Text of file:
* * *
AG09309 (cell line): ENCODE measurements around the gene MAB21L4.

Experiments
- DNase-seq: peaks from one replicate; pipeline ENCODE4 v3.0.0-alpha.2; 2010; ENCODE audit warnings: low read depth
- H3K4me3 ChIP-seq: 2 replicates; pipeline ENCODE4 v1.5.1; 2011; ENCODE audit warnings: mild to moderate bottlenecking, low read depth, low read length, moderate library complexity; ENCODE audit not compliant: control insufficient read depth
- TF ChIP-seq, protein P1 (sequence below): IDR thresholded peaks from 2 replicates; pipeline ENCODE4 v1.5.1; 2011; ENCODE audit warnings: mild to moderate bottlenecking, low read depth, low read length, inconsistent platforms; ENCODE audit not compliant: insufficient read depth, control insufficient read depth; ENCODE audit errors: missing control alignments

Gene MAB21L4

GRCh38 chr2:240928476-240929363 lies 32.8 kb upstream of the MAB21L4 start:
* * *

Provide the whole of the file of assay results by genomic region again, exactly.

AG09309 (cell line): ENCODE measurements around the gene MAB21L4.

Experiments
- DNase-seq: peaks from one replicate; pipeline ENCODE4 v3.0.0-alpha.2; 2010; ENCODE audit warnings: low read depth
- H3K4me3 ChIP-seq: 2 replicates; pipeline ENCODE4 v1.5.1; 2011; ENCODE audit warnings: mild to moderate bottlenecking, low read depth, low read length, moderate library complexity; ENCODE audit not compliant: control insufficient read depth
- TF ChIP-seq, protein P1 (sequence below): IDR thresholded peaks from 2 replicates; pipeline ENCODE4 v1.5.1; 2011; ENCODE audit warnings: mild to moderate bottlenecking, low read depth, low read length, inconsistent platforms; ENCODE audit not compliant: insufficient read depth, control insufficient read depth; ENCODE audit errors: missing control alignments

Gene MAB21L4

GRCh38 chr2:240928476-240929363 lies 32.8 kb upstream of the MAB21L4 start: